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What do a language and a dialect consist of?

Posted: 06 Oct 2018 23:33
by ThatAnalysisGuy
Hello guys. I just felt like I needed to share my opinions about the distinction between a language and a dialect. A dialect is a unique form, but not necessarily a variant, of a language. A language is any separate system of communication that is known to mankind. However, I have my own opinions on what is a dialect and a separate language.

For a variant of a language to be separate one, there are several possibly ways this could occur. First of all, the language must have diverged significantly or had a separate history from another modern descendant of a common ancestral language, as with the different High German varieties or the Indo-Aryan languages. Second, the language must be a certain standardized variety of a language, as with Serbian, Croatian, and Bosnian. Third, the language must have developed without any lack of prestige. In my case, Scots would be considered a separate language and Semigallian would be considered a dialect of Lithuanian.

Anyone want to share their thoughts?

Re: What do a language and a dialect consist of?

Posted: 07 Oct 2018 01:44
by Salmoneus
There is no useful distinction between a language and a dialect - they are two terms for the same thing. At least, there is no distinction that is useful for all purposes, although specific fields of activity may find it useful to devise a distinction for their own purposes. For instance, for the purposes of cultural funding legislation, a 'language' may be any dialect with more than a certain number of speakers. For a historian, by contrast, a 'language' may be a dialect that has a distinct written record in a given period. For a diplomat, a 'language' may be a dialect given special recognition by one or more nation states. And so on.


I wouldn't worry about it.

Re: What do a language and a dialect consist of?

Posted: 08 Oct 2018 03:07
by elemtilas
ThatAnalysisGuy wrote:
06 Oct 2018 23:33
Hello guys. I just felt like I needed to share my opinions about the distinction between a language and a dialect. A dialect is a unique form, but not necessarily a variant, of a language. A language is any separate system of communication that is known to mankind. However, I have my own opinions on what is a dialect and a separate language.

For a variant of a language to be separate one, there are several possibly ways this could occur. First of all, the language must have diverged significantly or had a separate history from another modern descendant of a common ancestral language, as with the different High German varieties or the Indo-Aryan languages. Second, the language must be a certain standardized variety of a language, as with Serbian, Croatian, and Bosnian. Third, the language must have developed without any lack of prestige. In my case, Scots would be considered a separate language and Semigallian would be considered a dialect of Lithuanian.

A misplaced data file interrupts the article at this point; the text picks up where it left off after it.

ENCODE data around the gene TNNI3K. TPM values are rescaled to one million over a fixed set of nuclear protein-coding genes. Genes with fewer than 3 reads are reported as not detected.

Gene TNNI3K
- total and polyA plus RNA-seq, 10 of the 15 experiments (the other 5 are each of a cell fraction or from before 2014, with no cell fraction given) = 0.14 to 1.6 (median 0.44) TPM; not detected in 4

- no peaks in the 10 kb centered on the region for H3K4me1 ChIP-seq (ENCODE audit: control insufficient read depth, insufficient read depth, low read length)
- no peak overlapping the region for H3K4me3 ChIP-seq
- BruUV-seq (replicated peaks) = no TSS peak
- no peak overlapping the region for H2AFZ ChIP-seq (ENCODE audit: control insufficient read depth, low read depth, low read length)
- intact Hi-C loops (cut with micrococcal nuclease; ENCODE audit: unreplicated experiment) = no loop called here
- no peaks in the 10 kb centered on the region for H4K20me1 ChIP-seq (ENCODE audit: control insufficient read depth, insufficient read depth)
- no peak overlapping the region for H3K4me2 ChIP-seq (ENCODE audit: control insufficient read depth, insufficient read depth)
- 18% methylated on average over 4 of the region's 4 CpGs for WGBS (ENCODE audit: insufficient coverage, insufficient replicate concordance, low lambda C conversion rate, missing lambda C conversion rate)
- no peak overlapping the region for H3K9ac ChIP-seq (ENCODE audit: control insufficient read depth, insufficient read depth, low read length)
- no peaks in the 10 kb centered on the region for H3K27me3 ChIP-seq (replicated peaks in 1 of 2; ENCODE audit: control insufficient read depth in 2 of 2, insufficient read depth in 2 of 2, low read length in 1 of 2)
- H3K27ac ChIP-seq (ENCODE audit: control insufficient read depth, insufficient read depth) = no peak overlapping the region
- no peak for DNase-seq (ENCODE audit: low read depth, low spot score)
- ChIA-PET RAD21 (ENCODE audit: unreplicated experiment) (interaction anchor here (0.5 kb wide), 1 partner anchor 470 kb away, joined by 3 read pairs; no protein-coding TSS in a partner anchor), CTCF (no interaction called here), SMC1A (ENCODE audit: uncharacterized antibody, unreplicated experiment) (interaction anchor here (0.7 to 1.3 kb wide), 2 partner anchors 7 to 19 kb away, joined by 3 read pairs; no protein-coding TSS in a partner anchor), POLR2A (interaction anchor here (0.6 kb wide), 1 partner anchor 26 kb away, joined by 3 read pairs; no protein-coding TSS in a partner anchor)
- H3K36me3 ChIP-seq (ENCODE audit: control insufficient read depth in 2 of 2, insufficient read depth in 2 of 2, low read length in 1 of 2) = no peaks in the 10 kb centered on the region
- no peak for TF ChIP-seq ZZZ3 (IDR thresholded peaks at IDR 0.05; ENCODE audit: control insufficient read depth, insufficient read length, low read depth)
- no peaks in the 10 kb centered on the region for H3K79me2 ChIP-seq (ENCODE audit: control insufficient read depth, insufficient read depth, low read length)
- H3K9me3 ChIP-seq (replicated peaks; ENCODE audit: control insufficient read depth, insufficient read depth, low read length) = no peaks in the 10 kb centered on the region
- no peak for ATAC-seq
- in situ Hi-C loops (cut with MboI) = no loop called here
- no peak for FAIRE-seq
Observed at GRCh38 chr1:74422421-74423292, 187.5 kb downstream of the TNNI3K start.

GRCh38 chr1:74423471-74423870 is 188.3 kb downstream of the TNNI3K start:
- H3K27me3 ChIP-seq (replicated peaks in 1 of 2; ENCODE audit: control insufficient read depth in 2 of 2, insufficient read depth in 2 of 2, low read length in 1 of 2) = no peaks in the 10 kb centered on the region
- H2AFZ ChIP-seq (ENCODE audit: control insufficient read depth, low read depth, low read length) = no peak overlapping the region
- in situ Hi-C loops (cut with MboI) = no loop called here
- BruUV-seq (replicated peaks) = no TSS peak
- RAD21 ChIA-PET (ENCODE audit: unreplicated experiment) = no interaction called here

Anyone want to share their thoughts?
Generally speaking, I concur with Salmoneus: no useful scientific distinction to be made. Such distinctions as are made are all matters of history, culture, politics and the like.

As for the content of your post, there are many things you say that I don't understand:

What do you mean by a dialect being a "form" but not a "variant". They're pretty close to synonymous here as far as I can tell.

Same for "system of communication". Do you mean to distinguish semaphore signals from speech signals or signed signals?

Are there variants of a language that are not "separate ones"? I.e., two variants that are the same variant? Or a variant that is the same as that which is not a variant?

Why must a language be a "standardized variety"? Surely there are distinct languages that have no standardised form or that do not constitute a prestigious variant?

As for me, I don't actually have any particular insights on the matter. That is, when I think of "language" & "dialect" as terms, their meaning & application are fluid enough as to be all but useless. For example, I consider "English" to be a language. But I also consider "English" to be a dialect. Or rather a continuum of more or less mutually understandable dialects. Including Scots. But I also consider that to be a language. See, pretty useless distinction! When push comes to shove, I'll refer to any relatively significantly divergent variant form to be a "language". Even if its entirely mutually comprehensible with another form or dialect.

Re: What do a language and a dialect consist of?

Posted: 08 Oct 2018 20:26
by Ahzoh
Maybe a language is just a dialect with an army and a navy.

Re: What do a language and a dialect consist of?

Posted: 09 Oct 2018 02:31
by Lambuzhao
I'm in the boat w/ Sal and Elem:

A language is the prestige dialect of a group of related dialects in a continuum.

I also concur with Ahzoh: the prestige dialect (especially in historical contexts) was the dialect with the most lawyers, guns and money when the linguistic shite (i.e. contact w/ other languages, external cultures or other forces) hit the fan.

https://www.youtube.com/watch?v=lP5Xv7QqXiM

I think that's a part of Zevon's Law of Linguistic Variation and Stability. :wat: